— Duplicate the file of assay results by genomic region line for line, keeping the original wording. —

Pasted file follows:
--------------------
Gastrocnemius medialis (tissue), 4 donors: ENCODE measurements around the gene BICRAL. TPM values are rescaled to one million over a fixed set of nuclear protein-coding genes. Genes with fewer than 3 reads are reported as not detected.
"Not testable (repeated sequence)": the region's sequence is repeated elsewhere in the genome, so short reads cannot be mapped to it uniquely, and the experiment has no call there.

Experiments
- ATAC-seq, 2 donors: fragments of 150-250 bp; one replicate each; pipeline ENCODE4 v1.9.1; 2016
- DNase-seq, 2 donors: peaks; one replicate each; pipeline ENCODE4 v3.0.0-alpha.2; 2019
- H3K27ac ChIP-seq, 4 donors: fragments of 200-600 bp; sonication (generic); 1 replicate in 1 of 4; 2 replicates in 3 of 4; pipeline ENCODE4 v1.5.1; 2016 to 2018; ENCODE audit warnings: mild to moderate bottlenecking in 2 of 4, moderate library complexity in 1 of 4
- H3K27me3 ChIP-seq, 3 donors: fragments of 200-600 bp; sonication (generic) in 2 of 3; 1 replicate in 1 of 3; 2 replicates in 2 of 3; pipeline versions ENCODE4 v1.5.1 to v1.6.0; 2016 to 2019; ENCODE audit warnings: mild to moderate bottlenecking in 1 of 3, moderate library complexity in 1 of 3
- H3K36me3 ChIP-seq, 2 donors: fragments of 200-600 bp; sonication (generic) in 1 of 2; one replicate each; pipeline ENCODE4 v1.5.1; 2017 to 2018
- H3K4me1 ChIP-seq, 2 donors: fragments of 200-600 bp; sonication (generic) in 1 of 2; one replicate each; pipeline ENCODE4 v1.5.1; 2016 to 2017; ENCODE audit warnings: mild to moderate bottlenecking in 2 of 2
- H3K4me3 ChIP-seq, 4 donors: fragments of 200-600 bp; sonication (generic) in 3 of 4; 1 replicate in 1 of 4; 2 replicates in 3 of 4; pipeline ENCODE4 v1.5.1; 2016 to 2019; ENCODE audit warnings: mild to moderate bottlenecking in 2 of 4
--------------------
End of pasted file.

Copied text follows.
Gastrocnemius medialis (tissue), 4 donors: ENCODE measurements around the gene BICRAL. TPM values are rescaled to one million over a fixed set of nuclear protein-coding genes. Genes with fewer than 3 reads are reported as not detected.
"Not testable (repeated sequence)": the region's sequence is repeated elsewhere in the genome, so short reads cannot be mapped to it uniquely, and the experiment has no call there.

Experiments
- ATAC-seq, 2 donors: fragments of 150-250 bp; one replicate each; pipeline ENCODE4 v1.9.1; 2016
- DNase-seq, 2 donors: peaks; one replicate each; pipeline ENCODE4 v3.0.0-alpha.2; 2019
- H3K27ac ChIP-seq, 4 donors: fragments of 200-600 bp; sonication (generic); 1 replicate in 1 of 4; 2 replicates in 3 of 4; pipeline ENCODE4 v1.5.1; 2016 to 2018; ENCODE audit warnings: mild to moderate bottlenecking in 2 of 4, moderate library complexity in 1 of 4
- H3K27me3 ChIP-seq, 3 donors: fragments of 200-600 bp; sonication (generic) in 2 of 3; 1 replicate in 1 of 3; 2 replicates in 2 of 3; pipeline versions ENCODE4 v1.5.1 to v1.6.0; 2016 to 2019; ENCODE audit warnings: mild to moderate bottlenecking in 1 of 3, moderate library complexity in 1 of 3
- H3K36me3 ChIP-seq, 2 donors: fragments of 200-600 bp; sonication (generic) in 1 of 2; one replicate each; pipeline ENCODE4 v1.5.1; 2017 to 2018
- H3K4me1 ChIP-seq, 2 donors: fragments of 200-600 bp; sonication (generic) in 1 of 2; one replicate each; pipeline ENCODE4 v1.5.1; 2016 to 2017; ENCODE audit warnings: mild to moderate bottlenecking in 2 of 2
- H3K4me3 ChIP-seq, 4 donors: fragments of 200-600 bp; sonication (generic) in 3 of 4; 1 replicate in 1 of 4; 2 replicates in 3 of 4; pipeline ENCODE4 v1.5.1; 2016 to 2019; ENCODE audit warnings: mild to moderate bottlenecking in 2 of 4